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State Trooper Jeremy VanNostrand remembered as outstanding, hardworking

State Trooper Jeremy VanNostrand remembered as outstanding, hardworking

'He was always enthusiastic, and wanted to do something better for himself'
State Trooper Jeremy VanNostrand remembered as outstanding, hardworking
Jeremy J. VanNostrand (inset); The law enforcement procession in Schenectady (background)
Photographer: Provided (inset); Peter R. Barber (background)

TOWN OF GLEN -- A six-year veteran of the New York State Police killed in a crash Tuesday morning is being remembered as a hard-working and dedicated law enforcement officer, as well as a husband and a father.

Jeremy J. VanNostrand, 36, of Schenectady County died of injuries he suffered in a 7:45 a.m. crash outside the town of Glen barracks where he was stationed. The crash happened as he waited to turn in to the barracks parking lot to start his shift, state police said.

A native of Mayfield, VanNostrand settled in Schenectady County with his wife and their 6-year-old daughter, troopers said. He joined the state police in December 2012 and initially served elsewhere in the state before he returned to patrol the roads near where he grew up.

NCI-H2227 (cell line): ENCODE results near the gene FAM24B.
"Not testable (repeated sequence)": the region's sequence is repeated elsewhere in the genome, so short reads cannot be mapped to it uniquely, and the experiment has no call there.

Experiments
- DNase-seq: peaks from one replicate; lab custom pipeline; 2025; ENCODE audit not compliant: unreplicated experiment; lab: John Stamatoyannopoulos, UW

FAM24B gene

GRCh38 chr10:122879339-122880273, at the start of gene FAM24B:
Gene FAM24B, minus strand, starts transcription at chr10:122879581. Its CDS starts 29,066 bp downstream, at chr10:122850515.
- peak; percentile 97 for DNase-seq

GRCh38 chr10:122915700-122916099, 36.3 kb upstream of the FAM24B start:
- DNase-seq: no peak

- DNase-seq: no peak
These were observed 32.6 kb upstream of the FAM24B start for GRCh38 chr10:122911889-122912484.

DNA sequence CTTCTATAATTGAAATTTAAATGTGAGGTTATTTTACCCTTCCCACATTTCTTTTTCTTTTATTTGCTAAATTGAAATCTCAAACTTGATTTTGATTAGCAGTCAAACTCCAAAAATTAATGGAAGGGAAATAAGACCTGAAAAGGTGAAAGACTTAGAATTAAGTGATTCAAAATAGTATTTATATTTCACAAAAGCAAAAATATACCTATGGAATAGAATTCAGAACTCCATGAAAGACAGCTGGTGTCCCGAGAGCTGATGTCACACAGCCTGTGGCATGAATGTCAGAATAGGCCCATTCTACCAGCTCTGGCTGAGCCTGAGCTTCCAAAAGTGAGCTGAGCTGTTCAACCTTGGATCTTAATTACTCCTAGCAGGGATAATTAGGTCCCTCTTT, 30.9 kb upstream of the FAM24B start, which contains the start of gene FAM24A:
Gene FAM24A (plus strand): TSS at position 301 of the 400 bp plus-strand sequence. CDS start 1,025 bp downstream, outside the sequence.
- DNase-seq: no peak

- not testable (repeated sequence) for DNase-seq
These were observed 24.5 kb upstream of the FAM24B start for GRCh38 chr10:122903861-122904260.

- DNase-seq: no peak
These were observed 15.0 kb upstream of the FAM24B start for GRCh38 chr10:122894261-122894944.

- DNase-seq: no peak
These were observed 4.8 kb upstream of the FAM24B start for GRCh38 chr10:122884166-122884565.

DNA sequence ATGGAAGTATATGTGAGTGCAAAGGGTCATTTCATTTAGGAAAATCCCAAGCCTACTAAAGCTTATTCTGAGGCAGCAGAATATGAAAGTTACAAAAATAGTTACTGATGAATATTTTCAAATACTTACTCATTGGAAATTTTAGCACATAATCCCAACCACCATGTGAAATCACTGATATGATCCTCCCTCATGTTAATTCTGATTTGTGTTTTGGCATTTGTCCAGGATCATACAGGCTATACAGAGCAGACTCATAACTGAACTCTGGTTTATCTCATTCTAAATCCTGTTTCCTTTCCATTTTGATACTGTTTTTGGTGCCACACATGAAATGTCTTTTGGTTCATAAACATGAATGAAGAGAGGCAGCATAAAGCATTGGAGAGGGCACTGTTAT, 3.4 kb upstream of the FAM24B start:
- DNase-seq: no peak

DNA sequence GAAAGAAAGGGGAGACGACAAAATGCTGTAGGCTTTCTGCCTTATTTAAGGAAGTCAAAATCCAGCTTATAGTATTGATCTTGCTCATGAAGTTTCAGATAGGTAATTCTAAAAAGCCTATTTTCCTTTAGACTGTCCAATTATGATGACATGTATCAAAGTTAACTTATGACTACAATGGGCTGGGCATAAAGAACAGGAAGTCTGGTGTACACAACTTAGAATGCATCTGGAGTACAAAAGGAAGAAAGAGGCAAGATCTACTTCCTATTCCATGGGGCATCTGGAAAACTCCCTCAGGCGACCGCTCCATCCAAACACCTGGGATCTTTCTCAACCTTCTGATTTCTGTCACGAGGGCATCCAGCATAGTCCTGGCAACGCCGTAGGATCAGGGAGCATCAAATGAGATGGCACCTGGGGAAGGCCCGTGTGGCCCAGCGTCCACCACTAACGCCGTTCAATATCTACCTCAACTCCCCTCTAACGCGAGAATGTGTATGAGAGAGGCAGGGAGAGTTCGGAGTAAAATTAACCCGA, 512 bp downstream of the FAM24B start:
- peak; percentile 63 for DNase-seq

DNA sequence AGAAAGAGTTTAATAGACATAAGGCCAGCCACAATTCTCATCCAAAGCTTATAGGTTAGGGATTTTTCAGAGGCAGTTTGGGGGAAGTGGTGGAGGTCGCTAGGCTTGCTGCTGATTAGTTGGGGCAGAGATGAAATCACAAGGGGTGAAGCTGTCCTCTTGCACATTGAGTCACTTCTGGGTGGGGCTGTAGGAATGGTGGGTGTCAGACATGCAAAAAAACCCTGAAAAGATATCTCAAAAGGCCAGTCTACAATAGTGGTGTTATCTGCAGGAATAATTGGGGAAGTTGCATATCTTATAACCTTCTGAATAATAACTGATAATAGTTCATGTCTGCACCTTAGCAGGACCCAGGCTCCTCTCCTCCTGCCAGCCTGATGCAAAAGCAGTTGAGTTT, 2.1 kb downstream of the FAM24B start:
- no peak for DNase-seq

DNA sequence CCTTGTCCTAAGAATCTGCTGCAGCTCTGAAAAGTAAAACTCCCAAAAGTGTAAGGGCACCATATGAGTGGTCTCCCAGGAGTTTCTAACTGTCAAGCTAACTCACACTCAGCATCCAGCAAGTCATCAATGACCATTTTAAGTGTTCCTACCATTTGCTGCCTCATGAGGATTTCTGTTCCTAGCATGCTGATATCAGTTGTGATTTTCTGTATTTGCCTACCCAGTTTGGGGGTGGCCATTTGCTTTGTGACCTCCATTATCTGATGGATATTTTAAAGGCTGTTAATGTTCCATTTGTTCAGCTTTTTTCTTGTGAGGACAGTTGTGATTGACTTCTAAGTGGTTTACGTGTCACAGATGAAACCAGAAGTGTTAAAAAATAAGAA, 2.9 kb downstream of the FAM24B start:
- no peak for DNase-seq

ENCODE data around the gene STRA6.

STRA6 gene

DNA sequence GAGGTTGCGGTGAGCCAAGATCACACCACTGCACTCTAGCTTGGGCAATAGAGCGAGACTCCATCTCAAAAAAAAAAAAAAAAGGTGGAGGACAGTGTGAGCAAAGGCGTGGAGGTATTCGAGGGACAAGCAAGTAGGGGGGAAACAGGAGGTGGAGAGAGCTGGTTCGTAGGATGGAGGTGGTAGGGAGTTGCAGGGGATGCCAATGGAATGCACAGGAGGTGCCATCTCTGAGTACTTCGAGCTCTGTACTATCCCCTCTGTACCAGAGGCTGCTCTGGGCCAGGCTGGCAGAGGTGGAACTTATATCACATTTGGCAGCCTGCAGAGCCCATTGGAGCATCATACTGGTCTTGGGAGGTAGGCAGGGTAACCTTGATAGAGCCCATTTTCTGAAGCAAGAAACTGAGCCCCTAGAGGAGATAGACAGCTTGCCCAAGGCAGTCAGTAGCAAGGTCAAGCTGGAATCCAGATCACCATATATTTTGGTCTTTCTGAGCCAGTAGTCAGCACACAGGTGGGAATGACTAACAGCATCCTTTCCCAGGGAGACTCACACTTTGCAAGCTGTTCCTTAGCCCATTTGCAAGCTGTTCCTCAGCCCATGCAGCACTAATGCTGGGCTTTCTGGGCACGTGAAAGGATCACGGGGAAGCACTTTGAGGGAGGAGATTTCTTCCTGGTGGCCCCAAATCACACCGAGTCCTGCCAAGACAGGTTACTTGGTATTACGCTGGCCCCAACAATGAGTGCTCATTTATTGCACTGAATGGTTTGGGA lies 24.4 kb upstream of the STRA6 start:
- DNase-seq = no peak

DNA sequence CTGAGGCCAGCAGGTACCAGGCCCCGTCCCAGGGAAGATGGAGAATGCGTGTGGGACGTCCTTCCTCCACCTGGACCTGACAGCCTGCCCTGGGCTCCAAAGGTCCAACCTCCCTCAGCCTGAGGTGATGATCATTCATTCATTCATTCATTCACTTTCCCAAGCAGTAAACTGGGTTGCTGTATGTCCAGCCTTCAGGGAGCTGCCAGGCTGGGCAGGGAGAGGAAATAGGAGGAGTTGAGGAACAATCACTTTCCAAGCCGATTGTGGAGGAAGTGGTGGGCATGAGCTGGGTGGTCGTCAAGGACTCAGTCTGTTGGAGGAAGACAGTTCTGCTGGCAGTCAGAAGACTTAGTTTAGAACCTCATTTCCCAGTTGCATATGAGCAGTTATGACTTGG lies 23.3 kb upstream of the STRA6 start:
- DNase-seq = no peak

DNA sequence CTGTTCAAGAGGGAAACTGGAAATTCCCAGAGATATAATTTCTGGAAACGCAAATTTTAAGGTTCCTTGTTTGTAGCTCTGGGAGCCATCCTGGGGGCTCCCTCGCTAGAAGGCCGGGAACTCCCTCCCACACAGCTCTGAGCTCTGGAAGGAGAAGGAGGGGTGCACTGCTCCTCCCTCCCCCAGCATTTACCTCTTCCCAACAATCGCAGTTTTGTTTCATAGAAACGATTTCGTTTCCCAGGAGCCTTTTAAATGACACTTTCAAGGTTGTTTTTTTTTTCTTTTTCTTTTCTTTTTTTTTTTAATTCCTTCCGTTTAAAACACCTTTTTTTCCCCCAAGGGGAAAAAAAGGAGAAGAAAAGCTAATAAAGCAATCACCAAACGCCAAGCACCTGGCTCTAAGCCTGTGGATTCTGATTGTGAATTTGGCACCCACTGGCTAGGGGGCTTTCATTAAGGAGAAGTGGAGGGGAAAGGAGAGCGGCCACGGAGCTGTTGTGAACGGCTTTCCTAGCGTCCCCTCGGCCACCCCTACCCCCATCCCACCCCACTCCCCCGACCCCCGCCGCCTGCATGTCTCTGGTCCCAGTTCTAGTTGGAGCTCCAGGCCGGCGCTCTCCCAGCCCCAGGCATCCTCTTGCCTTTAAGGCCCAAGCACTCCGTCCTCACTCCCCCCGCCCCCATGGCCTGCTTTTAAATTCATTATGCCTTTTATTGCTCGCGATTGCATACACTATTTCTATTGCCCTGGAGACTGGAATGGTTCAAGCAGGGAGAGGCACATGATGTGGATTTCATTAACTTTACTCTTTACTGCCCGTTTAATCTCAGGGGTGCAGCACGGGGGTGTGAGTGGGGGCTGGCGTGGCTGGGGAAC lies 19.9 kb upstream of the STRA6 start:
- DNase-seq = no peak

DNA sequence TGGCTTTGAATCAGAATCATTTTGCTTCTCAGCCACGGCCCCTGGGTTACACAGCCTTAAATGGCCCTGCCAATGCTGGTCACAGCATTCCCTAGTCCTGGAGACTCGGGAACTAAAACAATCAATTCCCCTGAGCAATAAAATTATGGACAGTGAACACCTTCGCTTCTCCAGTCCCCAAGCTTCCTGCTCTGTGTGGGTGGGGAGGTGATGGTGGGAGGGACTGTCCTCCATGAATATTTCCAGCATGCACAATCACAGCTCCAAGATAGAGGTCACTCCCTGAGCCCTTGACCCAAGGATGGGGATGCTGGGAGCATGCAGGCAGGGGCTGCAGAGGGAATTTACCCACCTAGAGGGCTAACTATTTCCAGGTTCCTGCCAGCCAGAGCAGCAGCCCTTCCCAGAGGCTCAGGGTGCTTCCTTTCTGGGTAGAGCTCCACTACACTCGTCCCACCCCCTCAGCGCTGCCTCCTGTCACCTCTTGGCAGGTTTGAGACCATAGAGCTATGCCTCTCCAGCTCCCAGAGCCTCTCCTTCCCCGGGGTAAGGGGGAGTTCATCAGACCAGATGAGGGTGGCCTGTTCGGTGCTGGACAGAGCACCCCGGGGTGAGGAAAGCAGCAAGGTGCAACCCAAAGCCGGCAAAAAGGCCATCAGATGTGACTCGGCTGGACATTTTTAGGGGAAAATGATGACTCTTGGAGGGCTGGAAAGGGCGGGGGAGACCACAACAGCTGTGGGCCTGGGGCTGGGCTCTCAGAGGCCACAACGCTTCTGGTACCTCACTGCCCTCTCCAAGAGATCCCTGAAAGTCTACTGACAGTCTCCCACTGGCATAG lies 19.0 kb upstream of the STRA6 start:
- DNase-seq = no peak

Prior to becoming a state trooper, VanNostrand served as a state corrections officer and went to Fulton-Montgomery Community College, where he made an impression on his instructors.

"When he first graduated he wanted to be a corrections officer, and he was good at that," Paul Giudilli, an associate professor of criminal justice at FMCC, recalled of his former student, "and the next thing I knew, the next time I saw him he was in a trooper car. He was always enthusiastic, and wanted to do something better for himself."

Tuesday morning's crash happened as VanNostrand arrived for work in his personal vehicle, a Nissan Altima, state police said. He was stopped in the westbound lane, waiting to turn in to the station when he was rear-ended by a box truck and pushed into the oncoming lane, state police said. VanNostrand's vehicle was then hit by a pickup truck that was headed east.

VanNostrand was taken to Albany Medical Center, where he died of his injuries, state police said.